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- by EMT-newbie Jan 12, '12It seems like a natural combination, lab sciences and nursing school, and yet everywhere I look the learning sequence is artificially split.
So many of the stories I read are "take your prerequisites and wait 1-3 years for a cohort." My problem with this is that life has to be put on hold while waiting, you cannot take on any substantial work because you might be pulled away in 6 months or 2 years.
Am I simply not seeing schools that, once accepted, give the full education? Or is there a historical or practical reason that I'm overlooking?
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- Jan 12, '12 by HeartsOpenWideYou need to know what you learn in re-reqs before you get to nursing school. Its also a way to weed out students. If you can not do well in the basic of basic stuff, your not going to fend well in nursing school. And what is with the waiting? I got into my nursing program right away. Apply to a school that is merit based, and have excellent grads of course.
- Jan 12, '12 by ixchelThe 2 year program local to me allows you to enter the program competing with your ACT score, and you would then take the prereqs at the same time as the nursing classes. Honestly, it seems nuts to me. I took a&p with no background in bio or chem and it floored me. I would have failed out of the program in a heartbeat if I took the nursing classes on top of a&p and whatever other prereq they could fit me in. You really need the foundation first. As for why BSN programs might not admit a person to go straight through, well, if if turns out you suck at school, I guess they don't want you to take the spot of someone who is good at it.
- Jan 12, '12 by leenakNursing programs are highly impacted and you will tend to see schools add to their pre-requisites as a means to weed out further students. One of the programs that I'm applying for gets 800 applications per year for 100 spots. These are people who have finished all the pre-reqs. If they were to allow those who hadn't completed the pre-reqs, imagine how many applications they would get.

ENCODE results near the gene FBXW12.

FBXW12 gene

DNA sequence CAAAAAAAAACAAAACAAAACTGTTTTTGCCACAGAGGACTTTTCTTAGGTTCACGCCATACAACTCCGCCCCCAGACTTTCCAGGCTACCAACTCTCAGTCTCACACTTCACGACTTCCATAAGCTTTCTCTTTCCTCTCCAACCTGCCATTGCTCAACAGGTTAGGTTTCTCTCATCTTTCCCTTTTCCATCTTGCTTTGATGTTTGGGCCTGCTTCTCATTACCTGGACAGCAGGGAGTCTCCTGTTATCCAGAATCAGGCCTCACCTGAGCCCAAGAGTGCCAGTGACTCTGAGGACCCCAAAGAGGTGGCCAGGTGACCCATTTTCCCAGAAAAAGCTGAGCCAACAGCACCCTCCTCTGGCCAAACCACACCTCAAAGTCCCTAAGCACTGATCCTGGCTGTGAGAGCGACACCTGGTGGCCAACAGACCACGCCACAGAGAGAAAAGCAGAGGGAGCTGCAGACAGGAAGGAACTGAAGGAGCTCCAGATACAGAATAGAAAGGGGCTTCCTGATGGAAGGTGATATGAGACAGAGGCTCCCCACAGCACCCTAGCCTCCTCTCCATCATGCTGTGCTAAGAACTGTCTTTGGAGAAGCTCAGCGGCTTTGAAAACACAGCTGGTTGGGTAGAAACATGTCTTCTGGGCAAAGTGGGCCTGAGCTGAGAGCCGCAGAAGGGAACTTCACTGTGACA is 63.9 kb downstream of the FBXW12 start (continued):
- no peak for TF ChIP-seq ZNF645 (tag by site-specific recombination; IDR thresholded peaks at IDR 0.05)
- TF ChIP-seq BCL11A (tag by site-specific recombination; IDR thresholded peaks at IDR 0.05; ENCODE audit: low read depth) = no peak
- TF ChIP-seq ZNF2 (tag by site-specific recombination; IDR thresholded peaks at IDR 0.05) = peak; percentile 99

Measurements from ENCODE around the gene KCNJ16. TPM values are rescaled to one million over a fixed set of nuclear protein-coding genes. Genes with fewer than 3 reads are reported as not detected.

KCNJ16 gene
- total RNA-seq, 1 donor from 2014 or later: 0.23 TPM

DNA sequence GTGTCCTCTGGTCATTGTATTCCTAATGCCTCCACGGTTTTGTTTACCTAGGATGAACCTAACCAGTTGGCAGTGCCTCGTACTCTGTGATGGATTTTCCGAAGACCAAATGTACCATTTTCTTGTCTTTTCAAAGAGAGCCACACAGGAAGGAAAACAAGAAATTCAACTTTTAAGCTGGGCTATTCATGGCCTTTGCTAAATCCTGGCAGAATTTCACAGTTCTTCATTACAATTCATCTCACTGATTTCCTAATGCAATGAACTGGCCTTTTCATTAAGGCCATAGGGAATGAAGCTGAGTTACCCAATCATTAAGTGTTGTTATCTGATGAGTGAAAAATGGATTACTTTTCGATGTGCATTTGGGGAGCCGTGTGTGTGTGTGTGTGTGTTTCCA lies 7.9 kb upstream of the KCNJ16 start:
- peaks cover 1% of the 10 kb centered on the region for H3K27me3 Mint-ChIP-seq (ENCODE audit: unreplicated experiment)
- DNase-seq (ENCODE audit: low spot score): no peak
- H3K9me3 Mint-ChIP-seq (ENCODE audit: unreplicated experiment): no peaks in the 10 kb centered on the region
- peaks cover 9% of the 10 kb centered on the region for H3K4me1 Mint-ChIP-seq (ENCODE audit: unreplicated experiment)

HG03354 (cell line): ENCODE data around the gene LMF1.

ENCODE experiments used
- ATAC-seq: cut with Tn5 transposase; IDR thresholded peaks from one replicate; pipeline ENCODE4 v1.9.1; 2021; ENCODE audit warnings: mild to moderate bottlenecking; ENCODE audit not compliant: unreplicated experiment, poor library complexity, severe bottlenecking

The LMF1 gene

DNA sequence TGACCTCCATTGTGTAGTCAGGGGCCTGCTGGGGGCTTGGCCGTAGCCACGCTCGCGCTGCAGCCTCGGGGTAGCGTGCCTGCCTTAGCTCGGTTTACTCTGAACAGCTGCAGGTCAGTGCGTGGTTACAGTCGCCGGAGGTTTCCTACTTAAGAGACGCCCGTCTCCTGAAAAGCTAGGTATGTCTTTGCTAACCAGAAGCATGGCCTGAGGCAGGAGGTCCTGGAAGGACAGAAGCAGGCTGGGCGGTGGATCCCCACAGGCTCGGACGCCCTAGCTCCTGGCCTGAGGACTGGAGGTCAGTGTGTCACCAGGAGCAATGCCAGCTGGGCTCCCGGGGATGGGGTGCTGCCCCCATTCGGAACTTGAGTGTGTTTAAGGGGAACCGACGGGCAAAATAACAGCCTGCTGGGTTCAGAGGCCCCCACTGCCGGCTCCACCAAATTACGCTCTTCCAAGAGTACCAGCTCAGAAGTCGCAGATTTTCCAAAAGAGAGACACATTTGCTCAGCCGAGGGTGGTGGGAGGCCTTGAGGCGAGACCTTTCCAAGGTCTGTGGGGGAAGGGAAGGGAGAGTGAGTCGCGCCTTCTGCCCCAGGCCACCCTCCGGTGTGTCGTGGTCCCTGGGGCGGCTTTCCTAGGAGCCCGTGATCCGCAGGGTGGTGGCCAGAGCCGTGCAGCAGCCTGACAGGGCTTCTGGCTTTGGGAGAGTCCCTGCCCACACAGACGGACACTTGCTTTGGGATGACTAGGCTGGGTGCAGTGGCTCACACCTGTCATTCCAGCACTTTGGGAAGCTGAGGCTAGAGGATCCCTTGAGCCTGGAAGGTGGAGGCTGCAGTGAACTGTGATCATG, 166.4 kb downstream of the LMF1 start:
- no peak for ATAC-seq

When I did my first undergrad degree, the program I got into was competitive but still only 30% of the students made it to the second year. It takes a lot of resources to have a high weed out program as you need to ensure their are enough professors to teach the entry level courses but a lot less to teach the upper division courses. It seems a lot of nursing programs would rather not weed out as many students and therefore ensure the students are prepared in some manner by taking the pre-reqs.
- Jan 12, '12 by lrobinson5I thought that every BSN program out there has it all rolled in to one. Yes, it may be broken up into a "pre-nursing" major and then you start clinical in the second half of your degree, but it does exist. Now for people that didn't go straight to a 4-year university out of high school, I know that they are few and far between. I would say that most for-profit programs actually encourage you to complete the pre-reqs at their school, that way they make more $$.
- Jan 12, '12 by sali22there is.. a few in my immediate area.
my community college, but there are developmental classes if you didn't finish high school or if you scored low on your entrance test.
And some of the hospital diploma programs dont require any pre-reqs.Last edit by sali22 on Jan 12, '12 : Reason: added details
- Jan 12, '12 by abiklagsi'm in a ADN program. i took A&P I and II, micro, developmental psychology my first year. my second year i'm taking ethics. others i transferred in from HS credits or cleps. those are all 'co-reqs'. the only pre-reqs we have are HS level math, bio and chem or 1 semester each at the college level. other places i looked into like community colleges wanted a semester of chem before applying which i was unable to do cuz i was away for the year. so i applied to places that didn't require it. i applied to 2 places, got into both and chose the one with a better name. and very happy i went this route because i'm graduating the end of may which would not of happened if i had to do pre reqs
- Jan 12, '12 by WantToBeMidwifeI think most BSN programs do wrap it into one, but of course that's b/c it's 4 years. ADN is only 2 years, but u need those extra classes and it's obviously going to take more time. If you didn't know A&P beforehand you'd fail out immediately anyway. Does that make sense? It does in my head lol!
- Jan 12, '12 by EMT-newbieAll good points, thank you. I think the current markets in many locations are heavily distorted which is why I can't make sense of how things are set up.
- Jan 12, '12 by KelRN215There are. They are the traditional BSN programs. I went into mine straight from high school and everything that would be considered a "prerequisite" for an ADN program was built into my program. I took A&P I & II with labs and Chemistry (also with lab) my freshman year and then Microbiology my sophomore year. Gen Ed requirements were part of the university's core curriculum.